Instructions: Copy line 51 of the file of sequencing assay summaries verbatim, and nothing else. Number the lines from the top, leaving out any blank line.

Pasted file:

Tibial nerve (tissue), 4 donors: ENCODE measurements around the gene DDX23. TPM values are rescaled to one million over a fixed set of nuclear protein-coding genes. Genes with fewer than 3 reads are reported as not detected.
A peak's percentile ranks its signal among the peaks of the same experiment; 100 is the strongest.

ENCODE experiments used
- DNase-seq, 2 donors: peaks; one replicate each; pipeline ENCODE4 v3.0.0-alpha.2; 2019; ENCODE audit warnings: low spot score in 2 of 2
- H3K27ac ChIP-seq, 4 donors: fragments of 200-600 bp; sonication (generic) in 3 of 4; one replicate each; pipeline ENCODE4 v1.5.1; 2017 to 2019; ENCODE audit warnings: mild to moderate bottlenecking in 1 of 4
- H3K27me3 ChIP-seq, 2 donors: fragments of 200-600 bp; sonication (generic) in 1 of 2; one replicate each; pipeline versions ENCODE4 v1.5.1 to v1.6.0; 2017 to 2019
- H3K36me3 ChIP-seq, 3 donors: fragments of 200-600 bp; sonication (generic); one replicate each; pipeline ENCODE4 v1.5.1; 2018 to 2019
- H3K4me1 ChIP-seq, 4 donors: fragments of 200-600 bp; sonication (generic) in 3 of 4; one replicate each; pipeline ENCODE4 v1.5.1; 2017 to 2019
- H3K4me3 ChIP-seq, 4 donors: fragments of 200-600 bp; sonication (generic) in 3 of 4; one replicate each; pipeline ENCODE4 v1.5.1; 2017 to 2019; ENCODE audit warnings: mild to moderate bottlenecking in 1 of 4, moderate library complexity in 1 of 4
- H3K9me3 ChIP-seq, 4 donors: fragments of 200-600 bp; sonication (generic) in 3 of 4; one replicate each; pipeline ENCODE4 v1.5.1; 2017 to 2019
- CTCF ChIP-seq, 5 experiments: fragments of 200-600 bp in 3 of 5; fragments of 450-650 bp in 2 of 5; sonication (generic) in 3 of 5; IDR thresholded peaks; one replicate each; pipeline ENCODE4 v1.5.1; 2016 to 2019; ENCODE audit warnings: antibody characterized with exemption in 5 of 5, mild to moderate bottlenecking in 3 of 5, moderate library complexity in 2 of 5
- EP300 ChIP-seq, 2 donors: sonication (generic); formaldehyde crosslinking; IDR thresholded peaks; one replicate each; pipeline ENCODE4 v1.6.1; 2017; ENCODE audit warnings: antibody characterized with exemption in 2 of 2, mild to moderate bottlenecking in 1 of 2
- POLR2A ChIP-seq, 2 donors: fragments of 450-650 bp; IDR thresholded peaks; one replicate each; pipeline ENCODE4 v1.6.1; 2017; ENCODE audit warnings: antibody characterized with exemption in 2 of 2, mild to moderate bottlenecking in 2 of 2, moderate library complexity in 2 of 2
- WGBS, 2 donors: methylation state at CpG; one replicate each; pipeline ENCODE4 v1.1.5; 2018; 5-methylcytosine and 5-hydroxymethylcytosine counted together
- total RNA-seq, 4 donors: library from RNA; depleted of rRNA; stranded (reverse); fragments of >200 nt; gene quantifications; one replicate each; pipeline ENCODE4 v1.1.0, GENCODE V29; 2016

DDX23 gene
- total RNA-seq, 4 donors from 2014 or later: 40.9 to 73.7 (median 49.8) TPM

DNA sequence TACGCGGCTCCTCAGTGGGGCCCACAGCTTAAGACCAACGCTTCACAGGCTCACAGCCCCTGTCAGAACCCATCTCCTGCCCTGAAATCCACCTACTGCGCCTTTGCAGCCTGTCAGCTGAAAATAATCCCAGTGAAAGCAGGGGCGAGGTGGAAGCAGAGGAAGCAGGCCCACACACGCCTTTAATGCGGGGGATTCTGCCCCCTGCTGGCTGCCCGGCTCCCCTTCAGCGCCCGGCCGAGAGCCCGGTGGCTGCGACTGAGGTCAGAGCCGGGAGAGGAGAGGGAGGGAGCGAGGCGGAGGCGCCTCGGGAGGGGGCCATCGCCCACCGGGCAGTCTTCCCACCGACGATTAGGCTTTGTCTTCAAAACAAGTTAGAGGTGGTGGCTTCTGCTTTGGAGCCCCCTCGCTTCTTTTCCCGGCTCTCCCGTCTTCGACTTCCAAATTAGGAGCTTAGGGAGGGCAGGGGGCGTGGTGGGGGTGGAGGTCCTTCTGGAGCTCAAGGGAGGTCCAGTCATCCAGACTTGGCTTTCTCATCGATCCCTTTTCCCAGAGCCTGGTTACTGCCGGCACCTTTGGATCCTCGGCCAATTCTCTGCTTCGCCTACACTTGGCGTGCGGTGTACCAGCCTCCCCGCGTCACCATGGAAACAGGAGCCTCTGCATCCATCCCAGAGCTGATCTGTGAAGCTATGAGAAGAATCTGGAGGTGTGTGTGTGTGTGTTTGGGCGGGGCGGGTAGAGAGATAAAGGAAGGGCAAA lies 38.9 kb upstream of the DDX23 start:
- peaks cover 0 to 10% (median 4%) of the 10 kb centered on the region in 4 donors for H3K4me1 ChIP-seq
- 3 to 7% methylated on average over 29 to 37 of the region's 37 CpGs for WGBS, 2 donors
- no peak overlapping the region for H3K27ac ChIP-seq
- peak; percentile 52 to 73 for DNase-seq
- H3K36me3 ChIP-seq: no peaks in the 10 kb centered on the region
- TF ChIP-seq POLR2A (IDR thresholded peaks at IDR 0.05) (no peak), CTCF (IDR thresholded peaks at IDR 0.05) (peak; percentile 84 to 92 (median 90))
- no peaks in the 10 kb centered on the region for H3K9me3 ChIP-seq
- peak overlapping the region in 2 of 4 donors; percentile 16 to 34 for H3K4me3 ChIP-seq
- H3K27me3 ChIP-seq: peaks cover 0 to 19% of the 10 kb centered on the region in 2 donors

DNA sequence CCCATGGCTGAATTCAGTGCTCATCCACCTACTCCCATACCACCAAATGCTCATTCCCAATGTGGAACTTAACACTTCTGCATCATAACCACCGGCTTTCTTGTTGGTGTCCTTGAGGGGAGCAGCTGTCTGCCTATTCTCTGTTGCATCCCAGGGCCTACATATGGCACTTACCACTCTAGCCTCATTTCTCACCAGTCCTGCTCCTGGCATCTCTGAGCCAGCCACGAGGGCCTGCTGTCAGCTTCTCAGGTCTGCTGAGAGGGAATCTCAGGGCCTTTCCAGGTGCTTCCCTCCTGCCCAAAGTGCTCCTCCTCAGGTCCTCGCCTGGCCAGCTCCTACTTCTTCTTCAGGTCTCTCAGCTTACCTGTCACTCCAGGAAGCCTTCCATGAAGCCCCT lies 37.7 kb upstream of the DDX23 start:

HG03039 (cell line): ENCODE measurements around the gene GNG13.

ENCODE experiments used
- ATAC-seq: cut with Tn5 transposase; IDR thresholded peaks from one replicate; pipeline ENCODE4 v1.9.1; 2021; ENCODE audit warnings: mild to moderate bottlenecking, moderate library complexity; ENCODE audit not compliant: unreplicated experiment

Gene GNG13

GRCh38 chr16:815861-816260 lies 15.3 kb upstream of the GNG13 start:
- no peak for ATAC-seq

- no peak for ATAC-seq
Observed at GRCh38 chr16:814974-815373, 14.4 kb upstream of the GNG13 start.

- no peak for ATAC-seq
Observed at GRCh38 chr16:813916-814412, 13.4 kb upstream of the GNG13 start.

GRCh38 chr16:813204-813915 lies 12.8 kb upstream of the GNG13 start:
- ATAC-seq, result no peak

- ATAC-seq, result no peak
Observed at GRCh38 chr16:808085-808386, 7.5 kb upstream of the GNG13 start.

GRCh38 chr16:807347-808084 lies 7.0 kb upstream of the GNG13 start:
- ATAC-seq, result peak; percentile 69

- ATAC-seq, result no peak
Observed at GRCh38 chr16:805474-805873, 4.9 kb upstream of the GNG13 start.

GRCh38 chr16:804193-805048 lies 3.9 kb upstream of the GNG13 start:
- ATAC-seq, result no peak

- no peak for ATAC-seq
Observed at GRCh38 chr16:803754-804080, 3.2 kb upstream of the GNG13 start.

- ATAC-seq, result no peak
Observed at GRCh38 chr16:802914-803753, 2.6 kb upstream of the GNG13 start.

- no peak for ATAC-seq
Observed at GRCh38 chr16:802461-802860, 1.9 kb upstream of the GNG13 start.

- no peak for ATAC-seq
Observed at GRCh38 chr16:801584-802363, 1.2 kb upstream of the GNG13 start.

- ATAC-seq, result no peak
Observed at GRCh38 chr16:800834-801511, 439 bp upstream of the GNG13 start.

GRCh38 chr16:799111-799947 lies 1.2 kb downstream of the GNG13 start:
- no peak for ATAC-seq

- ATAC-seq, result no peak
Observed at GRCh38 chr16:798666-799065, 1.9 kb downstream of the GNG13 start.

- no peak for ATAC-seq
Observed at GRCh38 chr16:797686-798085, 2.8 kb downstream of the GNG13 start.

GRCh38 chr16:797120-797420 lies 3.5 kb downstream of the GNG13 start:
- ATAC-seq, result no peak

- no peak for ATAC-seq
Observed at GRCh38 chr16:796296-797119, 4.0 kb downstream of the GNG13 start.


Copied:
- ATAC-seq, result no peak